Some migrants also moved to small hotels or private homes in Ciudad Acuna. Authoritie­s detained six migrants at one on Thursday afternoon.

Luxon, a 31-year-old Haitian migrant who withheld his last

name out of fear, said he was leaving with his wife and son for Mexicali, about 900 miles west along Mexico’s border with California.

“The option was to go to a place where there aren’t a lot of people and there request documents to be legal in Mexico,” he said.

Asked about the situation in Ciudad Acuna on Friday, Mexico President Andres Manuel Lopez Obrador said, “we don’t want Mexico to be a migrant camp, we want the problem to be addressed fully.”

At the Val Verde Border Humanitari­an Coalition in Del Rio, migrants stepped off a white Border Patrol van on Friday, many smiling and looking relieved to have been released into the U.S. Some carried sleeping babies. A toddler walked behind her mother wrapped in a silver heat blanket.

Some Haitians are being allowed to remain in the U.S. at least temporaril­y to seek asylum or to stay under some other claim to residency, with notices to appear later before immigratio­n authoritie­s. DHS officials declined to specify the number but said they are people with particular “vulnerabil­ities,” meaning they are pregnant, have young children or the U.S. doesn’t have the capacity to hold them in detention, especially during the pandemic.

The government has no plans to stop expelling others on public health grounds despite pressure from Democratic lawmakers, who say migrants are being sent back to a troubled country that some left more than a decade ago.

Officials said the U.S. State Department is in talks with Brazil and Chile to allow some Haitians who previously resided there to return, but it’s complicate­d because some of them no longer have legal status there.

The Biden administra­tion’s special envoy to Haiti, Daniel Foote, submitted a letter of resignatio­n on Thursday protesting the “inhumane” largescale expulsions of Haitian migrants.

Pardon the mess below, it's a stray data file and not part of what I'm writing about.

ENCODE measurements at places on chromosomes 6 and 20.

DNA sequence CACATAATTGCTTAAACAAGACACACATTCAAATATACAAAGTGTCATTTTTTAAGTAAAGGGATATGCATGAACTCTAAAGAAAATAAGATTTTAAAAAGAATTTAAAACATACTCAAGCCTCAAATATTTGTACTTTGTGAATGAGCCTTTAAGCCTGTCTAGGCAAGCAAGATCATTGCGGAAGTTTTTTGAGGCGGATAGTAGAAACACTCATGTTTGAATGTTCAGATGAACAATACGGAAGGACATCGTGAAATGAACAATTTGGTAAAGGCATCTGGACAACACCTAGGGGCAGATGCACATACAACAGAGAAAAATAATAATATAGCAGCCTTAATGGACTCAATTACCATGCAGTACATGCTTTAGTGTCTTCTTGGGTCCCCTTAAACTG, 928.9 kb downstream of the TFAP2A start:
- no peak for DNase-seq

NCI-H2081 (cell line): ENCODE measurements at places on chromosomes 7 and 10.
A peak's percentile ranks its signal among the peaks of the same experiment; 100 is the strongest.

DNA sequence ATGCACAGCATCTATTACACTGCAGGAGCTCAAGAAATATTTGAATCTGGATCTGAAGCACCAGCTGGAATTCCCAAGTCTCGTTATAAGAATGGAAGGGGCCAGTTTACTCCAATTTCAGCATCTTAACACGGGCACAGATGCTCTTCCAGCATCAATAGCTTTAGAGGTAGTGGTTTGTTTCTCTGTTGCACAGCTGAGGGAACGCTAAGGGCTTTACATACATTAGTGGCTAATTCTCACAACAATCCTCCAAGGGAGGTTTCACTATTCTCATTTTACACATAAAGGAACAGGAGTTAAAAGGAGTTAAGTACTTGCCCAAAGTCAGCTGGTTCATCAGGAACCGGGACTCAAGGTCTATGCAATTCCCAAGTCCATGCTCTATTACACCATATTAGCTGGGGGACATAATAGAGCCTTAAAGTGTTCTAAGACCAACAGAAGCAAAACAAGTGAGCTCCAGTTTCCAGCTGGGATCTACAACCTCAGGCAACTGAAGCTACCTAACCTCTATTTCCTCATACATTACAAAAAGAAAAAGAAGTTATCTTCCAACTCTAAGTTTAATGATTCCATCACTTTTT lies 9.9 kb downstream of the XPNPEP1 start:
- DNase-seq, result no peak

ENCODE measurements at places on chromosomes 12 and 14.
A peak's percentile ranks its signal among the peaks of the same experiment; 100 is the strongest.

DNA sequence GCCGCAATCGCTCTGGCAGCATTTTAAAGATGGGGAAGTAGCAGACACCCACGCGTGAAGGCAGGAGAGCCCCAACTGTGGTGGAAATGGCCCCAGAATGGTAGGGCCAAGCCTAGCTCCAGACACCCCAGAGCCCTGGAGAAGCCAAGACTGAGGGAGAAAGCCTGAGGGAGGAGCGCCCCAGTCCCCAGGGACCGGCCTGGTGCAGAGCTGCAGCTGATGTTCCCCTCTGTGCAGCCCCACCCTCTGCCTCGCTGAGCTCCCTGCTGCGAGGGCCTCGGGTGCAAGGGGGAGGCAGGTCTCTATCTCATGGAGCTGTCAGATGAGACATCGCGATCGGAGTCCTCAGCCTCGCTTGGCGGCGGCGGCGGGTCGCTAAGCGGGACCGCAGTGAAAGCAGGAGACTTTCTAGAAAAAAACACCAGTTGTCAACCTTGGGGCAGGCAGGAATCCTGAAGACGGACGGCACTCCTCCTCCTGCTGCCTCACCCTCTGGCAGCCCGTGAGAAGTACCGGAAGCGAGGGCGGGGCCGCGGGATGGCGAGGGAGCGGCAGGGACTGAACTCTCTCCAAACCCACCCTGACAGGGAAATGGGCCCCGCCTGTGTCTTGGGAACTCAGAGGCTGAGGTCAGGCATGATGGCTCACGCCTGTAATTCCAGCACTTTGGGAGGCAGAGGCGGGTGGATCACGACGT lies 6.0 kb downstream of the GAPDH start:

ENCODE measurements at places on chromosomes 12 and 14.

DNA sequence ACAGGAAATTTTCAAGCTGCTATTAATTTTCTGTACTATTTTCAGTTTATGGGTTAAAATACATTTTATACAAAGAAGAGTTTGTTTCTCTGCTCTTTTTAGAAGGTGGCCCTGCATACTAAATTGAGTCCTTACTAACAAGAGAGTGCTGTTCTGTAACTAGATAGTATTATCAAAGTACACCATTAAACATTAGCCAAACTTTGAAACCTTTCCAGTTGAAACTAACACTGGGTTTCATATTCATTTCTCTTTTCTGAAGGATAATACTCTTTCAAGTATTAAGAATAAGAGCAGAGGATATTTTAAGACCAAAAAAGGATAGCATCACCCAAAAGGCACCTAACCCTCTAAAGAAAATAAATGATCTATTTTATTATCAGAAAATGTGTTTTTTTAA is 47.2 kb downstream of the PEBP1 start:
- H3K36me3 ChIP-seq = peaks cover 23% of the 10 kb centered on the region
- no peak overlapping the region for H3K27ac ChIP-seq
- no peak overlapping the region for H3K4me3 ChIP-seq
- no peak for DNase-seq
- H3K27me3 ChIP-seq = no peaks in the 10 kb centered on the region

Foote, who was appointed in July, wrote to Secretary of State Antony Blinken, saying he was stepping down immediatel­y “with deep disappoint­ment and apologies to those seeking crucial changes.”

“I will not be associated with the United States inhumane, counterpro­ductive decision to deport thousands of Haitian refugees and illegal immigrants to Haiti, a country where American officials are confined to secure compounds because of the danger posed by armed gangs to daily life,” he wrote. “Our policy approach to Haiti remains deeply flawed, and my policy recommenda­tions have been ignored and dismissed, when not edited to project a narrative different from my own.”

 ?? Julio Cortez / Associated Press ?? Texas Department of Public Safety vehicles are lined up on the Texas side of the Rio Grande near an area used by migrants, many from Haiti, as an encampment along the Del Rio Internatio­nal Bridge on Friday in Del Rio, Texas.
Julio Cortez / Associated Press Texas Department of Public Safety vehicles are lined up on the Texas side of the Rio Grande near an area used by migrants, many from Haiti, as an encampment along the Del Rio Internatio­nal Bridge on Friday in Del Rio, Texas.

Newspapers in English

Newspapers from United States